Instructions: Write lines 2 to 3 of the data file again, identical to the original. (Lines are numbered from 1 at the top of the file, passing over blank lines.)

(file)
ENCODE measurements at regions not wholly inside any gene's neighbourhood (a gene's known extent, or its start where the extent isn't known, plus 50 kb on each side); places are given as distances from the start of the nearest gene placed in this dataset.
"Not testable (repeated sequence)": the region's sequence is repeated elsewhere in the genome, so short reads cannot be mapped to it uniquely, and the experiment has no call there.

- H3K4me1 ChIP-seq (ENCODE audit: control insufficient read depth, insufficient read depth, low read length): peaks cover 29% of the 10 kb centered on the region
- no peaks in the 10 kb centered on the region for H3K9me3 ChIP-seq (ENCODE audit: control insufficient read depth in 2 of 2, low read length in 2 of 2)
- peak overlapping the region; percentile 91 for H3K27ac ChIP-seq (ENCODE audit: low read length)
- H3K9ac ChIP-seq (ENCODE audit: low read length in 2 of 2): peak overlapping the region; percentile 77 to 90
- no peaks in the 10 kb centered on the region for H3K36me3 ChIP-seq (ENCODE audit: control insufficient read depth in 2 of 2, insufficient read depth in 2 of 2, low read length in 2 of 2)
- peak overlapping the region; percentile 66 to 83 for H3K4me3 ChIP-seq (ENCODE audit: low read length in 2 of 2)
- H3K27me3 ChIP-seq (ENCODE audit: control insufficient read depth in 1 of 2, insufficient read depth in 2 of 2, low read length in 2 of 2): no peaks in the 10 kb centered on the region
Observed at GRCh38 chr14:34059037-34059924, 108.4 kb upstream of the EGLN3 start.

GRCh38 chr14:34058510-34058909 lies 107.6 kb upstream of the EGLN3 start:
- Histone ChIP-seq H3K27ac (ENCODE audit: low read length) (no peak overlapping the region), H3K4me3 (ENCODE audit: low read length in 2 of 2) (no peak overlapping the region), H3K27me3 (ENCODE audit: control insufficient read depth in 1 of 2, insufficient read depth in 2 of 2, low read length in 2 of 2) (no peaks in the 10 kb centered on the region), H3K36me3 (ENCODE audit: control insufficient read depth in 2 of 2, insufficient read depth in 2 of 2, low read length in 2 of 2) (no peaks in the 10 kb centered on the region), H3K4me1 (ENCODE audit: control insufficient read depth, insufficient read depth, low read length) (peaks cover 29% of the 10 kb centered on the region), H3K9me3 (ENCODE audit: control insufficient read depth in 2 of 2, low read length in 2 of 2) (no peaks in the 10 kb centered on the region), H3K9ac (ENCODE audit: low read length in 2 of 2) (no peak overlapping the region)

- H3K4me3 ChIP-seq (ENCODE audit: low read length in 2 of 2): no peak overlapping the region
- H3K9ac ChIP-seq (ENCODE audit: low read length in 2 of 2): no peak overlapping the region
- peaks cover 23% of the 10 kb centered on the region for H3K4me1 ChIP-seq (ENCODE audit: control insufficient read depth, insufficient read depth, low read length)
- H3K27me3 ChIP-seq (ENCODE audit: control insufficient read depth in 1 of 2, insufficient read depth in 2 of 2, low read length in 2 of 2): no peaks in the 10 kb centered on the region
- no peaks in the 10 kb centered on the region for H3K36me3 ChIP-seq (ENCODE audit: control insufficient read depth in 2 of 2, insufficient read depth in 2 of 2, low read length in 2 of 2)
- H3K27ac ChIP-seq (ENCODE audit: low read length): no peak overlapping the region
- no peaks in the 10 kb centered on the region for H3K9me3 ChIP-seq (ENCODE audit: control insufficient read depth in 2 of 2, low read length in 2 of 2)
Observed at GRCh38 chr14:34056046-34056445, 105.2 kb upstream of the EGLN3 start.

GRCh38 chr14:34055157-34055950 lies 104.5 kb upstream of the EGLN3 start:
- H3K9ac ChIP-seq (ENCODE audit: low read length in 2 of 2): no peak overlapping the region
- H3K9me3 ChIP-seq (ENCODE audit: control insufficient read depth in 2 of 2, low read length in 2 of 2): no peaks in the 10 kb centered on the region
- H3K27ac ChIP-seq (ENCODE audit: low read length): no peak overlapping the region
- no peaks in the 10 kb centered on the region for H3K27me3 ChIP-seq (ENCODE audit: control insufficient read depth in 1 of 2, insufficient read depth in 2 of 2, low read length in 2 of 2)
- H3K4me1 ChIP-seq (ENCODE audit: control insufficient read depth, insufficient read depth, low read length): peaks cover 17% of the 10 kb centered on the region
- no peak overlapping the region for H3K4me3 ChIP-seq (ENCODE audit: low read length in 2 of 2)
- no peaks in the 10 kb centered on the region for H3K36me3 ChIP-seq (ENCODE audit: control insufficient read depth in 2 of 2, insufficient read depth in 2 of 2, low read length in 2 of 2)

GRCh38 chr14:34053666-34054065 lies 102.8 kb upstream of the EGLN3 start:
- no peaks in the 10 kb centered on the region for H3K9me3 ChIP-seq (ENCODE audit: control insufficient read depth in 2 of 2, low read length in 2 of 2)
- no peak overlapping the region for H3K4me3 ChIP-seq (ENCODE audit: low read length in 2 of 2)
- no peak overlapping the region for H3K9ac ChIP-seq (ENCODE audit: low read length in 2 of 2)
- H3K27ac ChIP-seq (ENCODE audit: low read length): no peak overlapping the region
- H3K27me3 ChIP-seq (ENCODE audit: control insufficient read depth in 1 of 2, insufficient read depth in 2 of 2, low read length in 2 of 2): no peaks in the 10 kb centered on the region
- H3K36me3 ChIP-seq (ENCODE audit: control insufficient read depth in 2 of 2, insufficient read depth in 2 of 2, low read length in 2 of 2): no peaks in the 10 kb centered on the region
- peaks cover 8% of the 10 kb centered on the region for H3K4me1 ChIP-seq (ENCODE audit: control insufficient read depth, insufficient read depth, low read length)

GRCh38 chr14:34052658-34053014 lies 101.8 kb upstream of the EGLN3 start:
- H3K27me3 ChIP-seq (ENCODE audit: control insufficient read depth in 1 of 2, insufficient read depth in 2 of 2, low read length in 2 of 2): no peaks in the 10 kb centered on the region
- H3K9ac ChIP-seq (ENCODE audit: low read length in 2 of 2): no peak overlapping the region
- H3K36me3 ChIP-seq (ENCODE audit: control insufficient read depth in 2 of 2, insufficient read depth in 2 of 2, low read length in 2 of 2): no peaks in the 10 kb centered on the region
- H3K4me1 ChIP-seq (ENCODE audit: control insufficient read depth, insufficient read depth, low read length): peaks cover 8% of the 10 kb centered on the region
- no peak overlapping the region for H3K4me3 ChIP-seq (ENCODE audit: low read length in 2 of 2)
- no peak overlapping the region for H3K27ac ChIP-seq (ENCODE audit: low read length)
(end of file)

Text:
"Not testable (repeated sequence)": the region's sequence is repeated elsewhere in the genome, so short reads cannot be mapped to it uniquely, and the experiment has no call there.

- H3K4me1 ChIP-seq (ENCODE audit: control insufficient read depth, insufficient read depth, low read length): peaks cover 29% of the 10 kb centered on the region